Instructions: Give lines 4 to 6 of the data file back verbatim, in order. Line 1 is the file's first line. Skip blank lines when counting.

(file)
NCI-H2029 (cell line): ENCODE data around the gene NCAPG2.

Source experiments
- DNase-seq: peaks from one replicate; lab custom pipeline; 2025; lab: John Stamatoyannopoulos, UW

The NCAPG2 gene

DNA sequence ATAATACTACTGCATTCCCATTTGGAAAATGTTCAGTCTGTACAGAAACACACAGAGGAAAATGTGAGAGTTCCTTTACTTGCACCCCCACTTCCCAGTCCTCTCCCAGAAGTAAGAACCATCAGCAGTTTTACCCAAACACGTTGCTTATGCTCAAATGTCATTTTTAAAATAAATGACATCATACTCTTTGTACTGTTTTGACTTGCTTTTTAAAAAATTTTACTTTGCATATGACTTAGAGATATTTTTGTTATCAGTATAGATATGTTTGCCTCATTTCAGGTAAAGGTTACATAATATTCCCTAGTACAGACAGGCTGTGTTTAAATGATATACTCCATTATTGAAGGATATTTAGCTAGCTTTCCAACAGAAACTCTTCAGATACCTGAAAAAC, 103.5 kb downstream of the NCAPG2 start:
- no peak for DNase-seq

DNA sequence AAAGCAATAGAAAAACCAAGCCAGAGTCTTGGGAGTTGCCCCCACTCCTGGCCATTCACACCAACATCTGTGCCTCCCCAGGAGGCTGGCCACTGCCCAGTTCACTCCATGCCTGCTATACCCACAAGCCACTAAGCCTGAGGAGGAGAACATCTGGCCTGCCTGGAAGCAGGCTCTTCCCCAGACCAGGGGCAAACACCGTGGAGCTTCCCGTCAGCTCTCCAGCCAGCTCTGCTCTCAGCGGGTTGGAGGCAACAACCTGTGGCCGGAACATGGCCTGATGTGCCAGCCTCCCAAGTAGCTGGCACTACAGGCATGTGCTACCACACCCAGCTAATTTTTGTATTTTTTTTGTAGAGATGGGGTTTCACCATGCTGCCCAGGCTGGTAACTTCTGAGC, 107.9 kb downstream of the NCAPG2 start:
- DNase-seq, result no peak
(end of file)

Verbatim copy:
The NCAPG2 gene

DNA sequence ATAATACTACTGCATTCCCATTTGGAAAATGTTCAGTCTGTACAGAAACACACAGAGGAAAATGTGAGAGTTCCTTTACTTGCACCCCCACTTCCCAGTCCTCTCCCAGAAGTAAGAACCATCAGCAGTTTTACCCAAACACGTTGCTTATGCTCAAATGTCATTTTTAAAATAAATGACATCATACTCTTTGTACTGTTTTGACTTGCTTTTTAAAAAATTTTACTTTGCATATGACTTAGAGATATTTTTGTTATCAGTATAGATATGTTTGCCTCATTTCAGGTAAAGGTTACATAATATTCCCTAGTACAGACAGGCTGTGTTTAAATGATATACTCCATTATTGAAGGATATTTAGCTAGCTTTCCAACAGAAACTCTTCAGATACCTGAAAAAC, 103.5 kb downstream of the NCAPG2 start:
- no peak for DNase-seq